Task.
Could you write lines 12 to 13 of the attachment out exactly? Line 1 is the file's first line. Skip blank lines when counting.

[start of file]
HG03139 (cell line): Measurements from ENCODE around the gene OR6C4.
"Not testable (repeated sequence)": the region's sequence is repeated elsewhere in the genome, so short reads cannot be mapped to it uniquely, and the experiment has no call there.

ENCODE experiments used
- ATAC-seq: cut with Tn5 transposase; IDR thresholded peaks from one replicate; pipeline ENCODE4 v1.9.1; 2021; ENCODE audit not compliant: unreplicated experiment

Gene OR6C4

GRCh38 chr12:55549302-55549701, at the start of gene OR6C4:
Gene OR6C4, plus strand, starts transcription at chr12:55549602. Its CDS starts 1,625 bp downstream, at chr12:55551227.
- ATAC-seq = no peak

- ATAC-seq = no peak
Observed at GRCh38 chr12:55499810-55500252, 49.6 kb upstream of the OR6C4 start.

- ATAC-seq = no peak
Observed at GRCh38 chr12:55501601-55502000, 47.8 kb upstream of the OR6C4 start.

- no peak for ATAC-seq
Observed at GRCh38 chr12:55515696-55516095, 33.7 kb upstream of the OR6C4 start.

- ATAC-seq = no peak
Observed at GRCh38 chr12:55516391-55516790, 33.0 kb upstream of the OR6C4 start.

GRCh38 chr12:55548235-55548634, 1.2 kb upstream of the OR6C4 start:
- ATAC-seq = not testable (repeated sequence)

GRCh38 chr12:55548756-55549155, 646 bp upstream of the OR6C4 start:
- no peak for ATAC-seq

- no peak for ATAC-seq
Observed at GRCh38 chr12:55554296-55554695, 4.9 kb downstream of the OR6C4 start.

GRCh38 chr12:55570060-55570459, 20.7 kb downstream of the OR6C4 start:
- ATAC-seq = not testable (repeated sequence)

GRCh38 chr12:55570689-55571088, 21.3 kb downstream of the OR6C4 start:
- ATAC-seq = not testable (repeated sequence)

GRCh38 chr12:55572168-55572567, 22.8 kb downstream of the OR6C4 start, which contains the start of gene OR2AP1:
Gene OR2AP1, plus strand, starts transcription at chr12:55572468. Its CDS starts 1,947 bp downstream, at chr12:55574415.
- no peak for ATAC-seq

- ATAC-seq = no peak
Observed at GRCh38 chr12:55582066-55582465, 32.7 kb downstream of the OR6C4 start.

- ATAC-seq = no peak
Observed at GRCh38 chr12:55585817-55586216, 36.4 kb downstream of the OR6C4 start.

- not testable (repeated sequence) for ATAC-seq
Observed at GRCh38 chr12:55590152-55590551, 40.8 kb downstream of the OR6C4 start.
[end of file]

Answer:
Observed at GRCh38 chr12:55501601-55502000, 47.8 kb upstream of the OR6C4 start.

- no peak for ATAC-seq